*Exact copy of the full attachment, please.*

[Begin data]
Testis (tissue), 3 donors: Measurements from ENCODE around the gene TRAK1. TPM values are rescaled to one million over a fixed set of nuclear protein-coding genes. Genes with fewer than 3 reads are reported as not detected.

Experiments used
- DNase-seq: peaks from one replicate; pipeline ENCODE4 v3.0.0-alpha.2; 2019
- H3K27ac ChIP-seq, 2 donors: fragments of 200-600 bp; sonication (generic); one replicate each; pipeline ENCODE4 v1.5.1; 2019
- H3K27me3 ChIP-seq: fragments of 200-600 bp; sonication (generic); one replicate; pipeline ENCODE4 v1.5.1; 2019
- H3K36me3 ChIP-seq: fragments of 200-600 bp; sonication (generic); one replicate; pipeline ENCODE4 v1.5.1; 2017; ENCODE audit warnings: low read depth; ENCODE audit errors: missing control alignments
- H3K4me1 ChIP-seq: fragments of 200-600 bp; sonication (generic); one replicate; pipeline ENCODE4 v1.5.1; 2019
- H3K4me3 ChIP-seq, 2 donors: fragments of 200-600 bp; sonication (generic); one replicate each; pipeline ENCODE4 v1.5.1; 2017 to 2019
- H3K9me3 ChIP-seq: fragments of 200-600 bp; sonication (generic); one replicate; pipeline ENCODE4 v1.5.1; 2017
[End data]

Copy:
Testis (tissue), 3 donors: Measurements from ENCODE around the gene TRAK1. TPM values are rescaled to one million over a fixed set of nuclear protein-coding genes. Genes with fewer than 3 reads are reported as not detected.

Experiments used
- DNase-seq: peaks from one replicate; pipeline ENCODE4 v3.0.0-alpha.2; 2019
- H3K27ac ChIP-seq, 2 donors: fragments of 200-600 bp; sonication (generic); one replicate each; pipeline ENCODE4 v1.5.1; 2019
- H3K27me3 ChIP-seq: fragments of 200-600 bp; sonication (generic); one replicate; pipeline ENCODE4 v1.5.1; 2019
- H3K36me3 ChIP-seq: fragments of 200-600 bp; sonication (generic); one replicate; pipeline ENCODE4 v1.5.1; 2017; ENCODE audit warnings: low read depth; ENCODE audit errors: missing control alignments
- H3K4me1 ChIP-seq: fragments of 200-600 bp; sonication (generic); one replicate; pipeline ENCODE4 v1.5.1; 2019
- H3K4me3 ChIP-seq, 2 donors: fragments of 200-600 bp; sonication (generic); one replicate each; pipeline ENCODE4 v1.5.1; 2017 to 2019
- H3K9me3 ChIP-seq: fragments of 200-600 bp; sonication (generic); one replicate; pipeline ENCODE4 v1.5.1; 2017